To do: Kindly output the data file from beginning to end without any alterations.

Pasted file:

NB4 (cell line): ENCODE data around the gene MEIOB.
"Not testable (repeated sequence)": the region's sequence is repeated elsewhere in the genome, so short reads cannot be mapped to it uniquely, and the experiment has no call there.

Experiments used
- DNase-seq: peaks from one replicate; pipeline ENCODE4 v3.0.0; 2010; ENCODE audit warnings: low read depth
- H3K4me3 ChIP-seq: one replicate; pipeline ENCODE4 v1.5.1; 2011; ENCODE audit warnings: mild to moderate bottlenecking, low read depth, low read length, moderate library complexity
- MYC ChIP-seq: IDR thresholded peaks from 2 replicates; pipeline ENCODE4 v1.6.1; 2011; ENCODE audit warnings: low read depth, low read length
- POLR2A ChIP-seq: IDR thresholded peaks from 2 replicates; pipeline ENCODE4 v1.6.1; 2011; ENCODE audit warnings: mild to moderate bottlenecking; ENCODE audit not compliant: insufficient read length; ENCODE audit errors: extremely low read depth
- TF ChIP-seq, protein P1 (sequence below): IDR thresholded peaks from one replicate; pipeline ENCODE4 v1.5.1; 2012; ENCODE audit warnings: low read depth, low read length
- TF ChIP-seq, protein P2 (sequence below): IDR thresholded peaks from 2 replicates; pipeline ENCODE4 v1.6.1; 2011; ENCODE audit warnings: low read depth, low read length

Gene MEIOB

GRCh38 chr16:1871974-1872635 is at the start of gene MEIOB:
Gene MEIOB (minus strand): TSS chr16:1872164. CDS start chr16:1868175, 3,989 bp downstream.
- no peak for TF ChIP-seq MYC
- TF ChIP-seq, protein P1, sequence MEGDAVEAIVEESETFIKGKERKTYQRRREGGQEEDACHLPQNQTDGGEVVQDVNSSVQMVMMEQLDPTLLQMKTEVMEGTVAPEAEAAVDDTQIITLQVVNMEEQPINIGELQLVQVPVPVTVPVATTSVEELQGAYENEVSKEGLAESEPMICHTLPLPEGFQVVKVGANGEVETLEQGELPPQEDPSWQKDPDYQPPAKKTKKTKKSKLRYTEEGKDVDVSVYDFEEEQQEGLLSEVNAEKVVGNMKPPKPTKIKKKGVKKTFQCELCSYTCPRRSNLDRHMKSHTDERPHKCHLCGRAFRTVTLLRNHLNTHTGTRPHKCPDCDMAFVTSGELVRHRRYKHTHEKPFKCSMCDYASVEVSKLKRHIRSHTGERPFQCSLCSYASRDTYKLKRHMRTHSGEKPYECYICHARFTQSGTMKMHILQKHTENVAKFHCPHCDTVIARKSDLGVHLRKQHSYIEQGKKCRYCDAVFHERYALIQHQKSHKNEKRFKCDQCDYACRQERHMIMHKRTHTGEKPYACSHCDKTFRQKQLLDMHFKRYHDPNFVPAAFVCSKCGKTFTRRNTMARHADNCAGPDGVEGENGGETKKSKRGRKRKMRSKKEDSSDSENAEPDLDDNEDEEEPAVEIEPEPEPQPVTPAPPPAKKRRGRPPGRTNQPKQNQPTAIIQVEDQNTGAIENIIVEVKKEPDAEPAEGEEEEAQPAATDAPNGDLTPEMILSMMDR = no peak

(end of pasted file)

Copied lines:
NB4 (cell line): ENCODE data around the gene MEIOB.
"Not testable (repeated sequence)": the region's sequence is repeated elsewhere in the genome, so short reads cannot be mapped to it uniquely, and the experiment has no call there.

Experiments used
- DNase-seq: peaks from one replicate; pipeline ENCODE4 v3.0.0; 2010; ENCODE audit warnings: low read depth
- H3K4me3 ChIP-seq: one replicate; pipeline ENCODE4 v1.5.1; 2011; ENCODE audit warnings: mild to moderate bottlenecking, low read depth, low read length, moderate library complexity
- MYC ChIP-seq: IDR thresholded peaks from 2 replicates; pipeline ENCODE4 v1.6.1; 2011; ENCODE audit warnings: low read depth, low read length
- POLR2A ChIP-seq: IDR thresholded peaks from 2 replicates; pipeline ENCODE4 v1.6.1; 2011; ENCODE audit warnings: mild to moderate bottlenecking; ENCODE audit not compliant: insufficient read length; ENCODE audit errors: extremely low read depth
- TF ChIP-seq, protein P1 (sequence below): IDR thresholded peaks from one replicate; pipeline ENCODE4 v1.5.1; 2012; ENCODE audit warnings: low read depth, low read length
- TF ChIP-seq, protein P2 (sequence below): IDR thresholded peaks from 2 replicates; pipeline ENCODE4 v1.6.1; 2011; ENCODE audit warnings: low read depth, low read length

Gene MEIOB

GRCh38 chr16:1871974-1872635 is at the start of gene MEIOB:
Gene MEIOB (minus strand): TSS chr16:1872164. CDS start chr16:1868175, 3,989 bp downstream.
- no peak for TF ChIP-seq MYC
- TF ChIP-seq, protein P1, sequence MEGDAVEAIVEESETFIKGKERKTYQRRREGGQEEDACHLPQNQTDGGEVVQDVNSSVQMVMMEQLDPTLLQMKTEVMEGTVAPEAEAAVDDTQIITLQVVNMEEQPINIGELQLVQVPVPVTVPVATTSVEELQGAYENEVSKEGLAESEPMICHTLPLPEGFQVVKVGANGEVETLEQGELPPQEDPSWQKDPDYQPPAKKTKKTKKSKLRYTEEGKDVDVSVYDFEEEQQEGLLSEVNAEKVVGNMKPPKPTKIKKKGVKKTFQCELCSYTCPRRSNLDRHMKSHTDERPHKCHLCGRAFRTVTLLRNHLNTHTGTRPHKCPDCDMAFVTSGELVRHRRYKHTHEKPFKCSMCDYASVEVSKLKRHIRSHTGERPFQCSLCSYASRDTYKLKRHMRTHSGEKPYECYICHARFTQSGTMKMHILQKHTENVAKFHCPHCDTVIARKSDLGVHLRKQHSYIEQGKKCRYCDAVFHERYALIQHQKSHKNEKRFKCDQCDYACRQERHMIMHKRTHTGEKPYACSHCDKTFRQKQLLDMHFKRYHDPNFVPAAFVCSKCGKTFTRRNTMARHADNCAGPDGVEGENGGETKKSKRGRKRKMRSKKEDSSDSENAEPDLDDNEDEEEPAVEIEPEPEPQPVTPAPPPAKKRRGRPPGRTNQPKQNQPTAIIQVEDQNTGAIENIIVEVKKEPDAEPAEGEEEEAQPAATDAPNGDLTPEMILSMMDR = no peak